Cohort: Companionship, Cooperation, Coexistence

I had written a blog earlier this quarter about coming full circle in the program.  I had talked about how navigating the workload as a graduate non-degree student last spring was markedly different than doing so with the support and power of the Cohort.  And I had promised to give the Cohort a shout out in a later blog.  So here it is.

What can I say about the Cohort?  First of all, we first years have an awesome one.  Even the second years say so and that they are amazed by how well we all get along.  Which is true!  Despite our many varied personalities and backgrounds, we have gelled into a very cohesive unit that is ready to take the HR world by storm when we finish the program.  These are the people that we will be calling for jobs for ourselves one day, people who will be inundated by resumes from us that we’ve received from nephews, nieces, family friends, buddies and *gasp* perhaps our own children.  “Oh yeah, I know Eric Dosch, SVP of Organizational Change at Exxon.”  Or “Katie Eyre at Anheuser-Busch?  I can get your resume to her.”  “Jen Hunt at Abercrombie?  I’m having brunch with her this weekend.”

It is absolutely amazing what a group of differently-minded, but similarly goal-oriented people can do when we put our heads together.  We can put out papers and projects that amaze professors and colleagues.  We can break up the workload of our intense courses so we only feel like we’re taking a few crazy pills, and not the whole bottle.  We can make sense of the sometimes seemingly nonsensical information we are fed.

Despite this, it’s true, we don’t always get along.  Sometimes, we simply coexist.  We are able to take our different personalities and mindsets and exist in this bubble that usually consists of rooms 305 and 315 of Gerlach Hall.  Although some of us have yet to enter the professional workforce, everyone is learning to be a professional here and now.  We are learning to put aside what has happened in our day and work together and work things out and not let the bad mojo of our personal lives affect our interactions.  We are learning to coexist and cooperate on a level that is above pettiness and agendas and scheming.

Unfortunately, our not so little Cohort has been slightly fragmented this quarter by course selections.  Some people chose HRIS over HR Econ.  Some people chose T&D instead of Staffing.  And I’ll be the first to admit, but most certainly not the last, that it hurts.  We’ve grown so close over the last few quarters that at times, we have separation anxiety.  All of a sudden, that person who is great at managing teams isn’t available.  Or that amazing note taker is in a different elective.  We miss our friends and colleagues.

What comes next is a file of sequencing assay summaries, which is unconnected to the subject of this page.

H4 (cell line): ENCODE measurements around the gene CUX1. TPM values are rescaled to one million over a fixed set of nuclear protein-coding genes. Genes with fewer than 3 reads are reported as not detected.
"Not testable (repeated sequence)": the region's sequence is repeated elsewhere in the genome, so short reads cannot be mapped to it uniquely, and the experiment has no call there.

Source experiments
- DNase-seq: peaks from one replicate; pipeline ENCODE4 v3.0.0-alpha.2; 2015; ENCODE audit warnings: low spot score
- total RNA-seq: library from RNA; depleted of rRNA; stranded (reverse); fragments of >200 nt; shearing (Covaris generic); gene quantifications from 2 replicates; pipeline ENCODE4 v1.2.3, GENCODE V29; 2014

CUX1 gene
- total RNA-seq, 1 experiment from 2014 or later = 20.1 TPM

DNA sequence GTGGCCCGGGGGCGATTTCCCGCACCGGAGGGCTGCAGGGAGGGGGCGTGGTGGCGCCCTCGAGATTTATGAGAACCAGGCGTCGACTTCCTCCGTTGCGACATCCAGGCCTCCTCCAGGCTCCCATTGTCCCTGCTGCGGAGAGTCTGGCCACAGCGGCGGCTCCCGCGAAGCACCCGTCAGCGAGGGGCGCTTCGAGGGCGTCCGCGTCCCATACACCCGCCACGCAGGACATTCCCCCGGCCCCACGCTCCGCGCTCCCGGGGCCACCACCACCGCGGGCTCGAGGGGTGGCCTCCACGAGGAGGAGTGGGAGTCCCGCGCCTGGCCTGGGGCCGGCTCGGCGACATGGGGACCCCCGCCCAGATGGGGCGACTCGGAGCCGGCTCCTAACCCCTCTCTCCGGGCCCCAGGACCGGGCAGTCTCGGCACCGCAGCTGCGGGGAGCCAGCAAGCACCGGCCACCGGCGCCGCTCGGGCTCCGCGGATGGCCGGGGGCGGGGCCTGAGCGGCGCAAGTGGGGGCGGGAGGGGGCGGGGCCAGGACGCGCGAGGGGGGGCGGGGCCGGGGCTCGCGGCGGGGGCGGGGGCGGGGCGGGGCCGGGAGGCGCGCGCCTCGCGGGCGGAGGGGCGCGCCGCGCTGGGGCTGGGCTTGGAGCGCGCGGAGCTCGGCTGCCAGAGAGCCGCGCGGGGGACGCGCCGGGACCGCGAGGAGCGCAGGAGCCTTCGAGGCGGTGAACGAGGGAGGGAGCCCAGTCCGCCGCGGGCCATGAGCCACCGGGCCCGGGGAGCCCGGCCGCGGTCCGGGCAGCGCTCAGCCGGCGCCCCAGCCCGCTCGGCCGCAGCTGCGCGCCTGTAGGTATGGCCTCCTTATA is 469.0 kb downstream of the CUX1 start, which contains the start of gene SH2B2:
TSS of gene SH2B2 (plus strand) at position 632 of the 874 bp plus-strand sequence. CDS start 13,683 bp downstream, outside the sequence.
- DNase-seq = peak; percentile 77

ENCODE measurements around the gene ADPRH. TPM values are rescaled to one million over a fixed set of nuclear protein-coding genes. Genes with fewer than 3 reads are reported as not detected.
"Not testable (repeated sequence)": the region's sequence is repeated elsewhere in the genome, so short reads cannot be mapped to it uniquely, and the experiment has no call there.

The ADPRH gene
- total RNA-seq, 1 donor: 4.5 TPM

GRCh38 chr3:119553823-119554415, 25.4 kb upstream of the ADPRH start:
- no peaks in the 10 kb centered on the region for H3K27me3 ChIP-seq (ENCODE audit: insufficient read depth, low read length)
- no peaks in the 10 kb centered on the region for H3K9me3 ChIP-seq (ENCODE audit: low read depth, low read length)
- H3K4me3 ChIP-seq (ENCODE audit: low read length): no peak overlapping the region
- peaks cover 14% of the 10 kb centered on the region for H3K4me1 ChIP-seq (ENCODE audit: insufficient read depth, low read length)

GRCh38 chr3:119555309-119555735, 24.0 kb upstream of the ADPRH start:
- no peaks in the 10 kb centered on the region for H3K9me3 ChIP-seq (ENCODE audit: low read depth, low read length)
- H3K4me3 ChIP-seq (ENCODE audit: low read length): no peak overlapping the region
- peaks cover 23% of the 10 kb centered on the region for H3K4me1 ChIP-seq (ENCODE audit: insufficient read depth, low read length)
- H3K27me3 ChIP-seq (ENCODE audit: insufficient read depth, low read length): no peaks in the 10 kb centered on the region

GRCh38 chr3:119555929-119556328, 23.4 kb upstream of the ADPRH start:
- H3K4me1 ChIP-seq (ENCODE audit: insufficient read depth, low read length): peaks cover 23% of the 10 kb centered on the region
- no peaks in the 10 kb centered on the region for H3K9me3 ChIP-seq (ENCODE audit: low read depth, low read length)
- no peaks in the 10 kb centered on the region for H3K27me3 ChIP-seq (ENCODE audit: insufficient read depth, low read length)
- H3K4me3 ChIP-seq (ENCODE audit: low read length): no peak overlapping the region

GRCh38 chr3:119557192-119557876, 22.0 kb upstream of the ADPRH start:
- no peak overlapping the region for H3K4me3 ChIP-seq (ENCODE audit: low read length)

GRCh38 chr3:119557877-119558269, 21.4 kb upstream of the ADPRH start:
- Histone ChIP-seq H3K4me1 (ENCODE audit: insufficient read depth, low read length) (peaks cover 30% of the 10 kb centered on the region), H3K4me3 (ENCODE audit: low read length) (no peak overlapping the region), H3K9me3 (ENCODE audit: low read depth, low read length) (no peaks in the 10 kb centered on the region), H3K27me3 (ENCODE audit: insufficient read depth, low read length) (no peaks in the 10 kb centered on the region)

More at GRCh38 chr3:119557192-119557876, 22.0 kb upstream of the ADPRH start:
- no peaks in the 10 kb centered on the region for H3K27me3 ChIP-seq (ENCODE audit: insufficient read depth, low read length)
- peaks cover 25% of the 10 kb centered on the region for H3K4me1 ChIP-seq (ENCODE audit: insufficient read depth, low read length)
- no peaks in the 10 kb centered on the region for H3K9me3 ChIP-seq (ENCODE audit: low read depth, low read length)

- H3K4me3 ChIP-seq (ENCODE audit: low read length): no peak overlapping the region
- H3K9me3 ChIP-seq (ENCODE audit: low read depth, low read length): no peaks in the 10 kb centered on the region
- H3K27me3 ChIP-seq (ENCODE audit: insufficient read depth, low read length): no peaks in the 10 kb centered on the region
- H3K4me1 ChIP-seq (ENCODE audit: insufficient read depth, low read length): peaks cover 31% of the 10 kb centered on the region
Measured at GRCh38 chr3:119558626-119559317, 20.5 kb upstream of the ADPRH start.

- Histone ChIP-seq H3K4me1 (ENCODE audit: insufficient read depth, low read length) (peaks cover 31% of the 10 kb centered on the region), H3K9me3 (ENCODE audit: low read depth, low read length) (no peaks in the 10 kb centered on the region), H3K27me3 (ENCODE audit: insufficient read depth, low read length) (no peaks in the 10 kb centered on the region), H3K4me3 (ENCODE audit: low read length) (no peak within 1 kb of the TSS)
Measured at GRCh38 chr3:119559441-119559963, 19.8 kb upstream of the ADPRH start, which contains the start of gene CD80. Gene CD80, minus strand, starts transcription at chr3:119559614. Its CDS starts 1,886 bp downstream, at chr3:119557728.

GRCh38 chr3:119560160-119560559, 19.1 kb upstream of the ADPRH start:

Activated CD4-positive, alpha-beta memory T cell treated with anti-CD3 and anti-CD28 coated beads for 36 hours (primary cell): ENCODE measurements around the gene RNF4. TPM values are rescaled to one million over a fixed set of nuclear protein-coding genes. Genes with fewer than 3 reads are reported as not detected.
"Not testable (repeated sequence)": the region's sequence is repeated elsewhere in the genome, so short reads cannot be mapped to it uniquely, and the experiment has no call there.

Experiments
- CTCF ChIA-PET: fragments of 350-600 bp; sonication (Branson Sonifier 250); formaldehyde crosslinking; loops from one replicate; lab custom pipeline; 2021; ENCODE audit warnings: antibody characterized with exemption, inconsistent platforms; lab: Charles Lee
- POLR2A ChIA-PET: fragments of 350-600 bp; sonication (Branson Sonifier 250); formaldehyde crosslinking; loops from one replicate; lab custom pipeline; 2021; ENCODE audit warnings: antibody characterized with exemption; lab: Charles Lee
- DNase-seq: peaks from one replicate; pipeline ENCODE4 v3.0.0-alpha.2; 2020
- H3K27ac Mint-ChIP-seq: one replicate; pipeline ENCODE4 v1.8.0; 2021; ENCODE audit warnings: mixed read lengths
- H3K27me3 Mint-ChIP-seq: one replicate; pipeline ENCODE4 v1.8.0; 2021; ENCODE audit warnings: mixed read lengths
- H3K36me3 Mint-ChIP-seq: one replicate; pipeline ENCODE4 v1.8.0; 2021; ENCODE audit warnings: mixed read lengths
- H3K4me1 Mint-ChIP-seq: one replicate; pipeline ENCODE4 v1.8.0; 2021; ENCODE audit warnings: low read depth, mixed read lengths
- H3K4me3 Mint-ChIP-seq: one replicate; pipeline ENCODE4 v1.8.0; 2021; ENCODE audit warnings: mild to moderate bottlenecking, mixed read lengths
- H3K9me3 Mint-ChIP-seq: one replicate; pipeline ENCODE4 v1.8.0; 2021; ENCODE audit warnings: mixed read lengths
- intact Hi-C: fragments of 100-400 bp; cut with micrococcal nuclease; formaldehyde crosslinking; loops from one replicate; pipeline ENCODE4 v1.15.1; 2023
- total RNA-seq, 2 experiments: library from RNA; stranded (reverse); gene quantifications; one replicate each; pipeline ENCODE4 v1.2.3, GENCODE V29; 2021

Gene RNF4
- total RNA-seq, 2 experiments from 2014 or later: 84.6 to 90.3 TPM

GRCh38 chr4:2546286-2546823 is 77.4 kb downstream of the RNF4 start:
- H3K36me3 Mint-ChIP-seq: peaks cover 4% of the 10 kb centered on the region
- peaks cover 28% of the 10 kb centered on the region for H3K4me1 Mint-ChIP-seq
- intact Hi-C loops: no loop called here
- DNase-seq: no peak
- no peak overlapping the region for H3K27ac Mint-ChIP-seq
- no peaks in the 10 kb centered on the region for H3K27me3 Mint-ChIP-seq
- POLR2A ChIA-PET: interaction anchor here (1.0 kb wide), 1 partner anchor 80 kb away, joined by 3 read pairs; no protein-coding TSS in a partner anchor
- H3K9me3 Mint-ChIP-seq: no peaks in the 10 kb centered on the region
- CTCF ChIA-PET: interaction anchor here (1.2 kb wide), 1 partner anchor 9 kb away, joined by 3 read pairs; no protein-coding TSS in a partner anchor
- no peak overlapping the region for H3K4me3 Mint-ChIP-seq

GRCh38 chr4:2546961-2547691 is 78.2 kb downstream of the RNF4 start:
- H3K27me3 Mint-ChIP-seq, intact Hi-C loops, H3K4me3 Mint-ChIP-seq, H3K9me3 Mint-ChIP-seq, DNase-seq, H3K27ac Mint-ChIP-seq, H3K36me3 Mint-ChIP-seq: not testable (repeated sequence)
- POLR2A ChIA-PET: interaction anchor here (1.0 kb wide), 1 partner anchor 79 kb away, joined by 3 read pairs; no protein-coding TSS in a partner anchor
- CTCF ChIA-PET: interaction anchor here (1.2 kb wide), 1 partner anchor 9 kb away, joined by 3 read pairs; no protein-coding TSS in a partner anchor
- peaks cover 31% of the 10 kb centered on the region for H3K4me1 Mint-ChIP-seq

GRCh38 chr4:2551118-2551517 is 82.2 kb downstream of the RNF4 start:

What do we do?  We make up for it!  There isn’t a weekend that goes by where there isn’t some sort of social event, official or not, that we can come together at.  Even though we spend a significant portion of our lives together, either in class, on Facebook or Twitter, we still want to see each other more.  We remove ourselves from the context of the program and we stop being colleagues and we find that we are amongst great friends that we will cherish for the rest of our lives.

I’m getting schmaltzy, but I’ll go on.  This summer, we’ll all be embarking on an adventure and heading out to our respective summer internships.  They will be incredible experiences where we’ll learn much about ourselves and much about what we’ve learned as we apply the invaluable knowledge we have gained in the program thus far.  And for the most part, we’ll be going it alone.  Some people are leaving the area, some of us are staying, and some of us that are staying will have the opportunity to work together at the same company.  (That will be interesting.)  I’m actually hoping someone from Cardinal Health will be sent to the building on OCLC’s campus so they can see “work Wes”, because he is a very different creature than “school Wes” indeed.

But much like going on summer break during high school, we will come back with stories and pictures and memories and new skills.  And instead of staying resolutely our own, they’ll be poured into our collective consciousness and become something that all members of the Cohort can learn from and bask in and enjoy.  We are the Borg.

So, cheers to the Cohort.  To us, to fun, to work and to our future!

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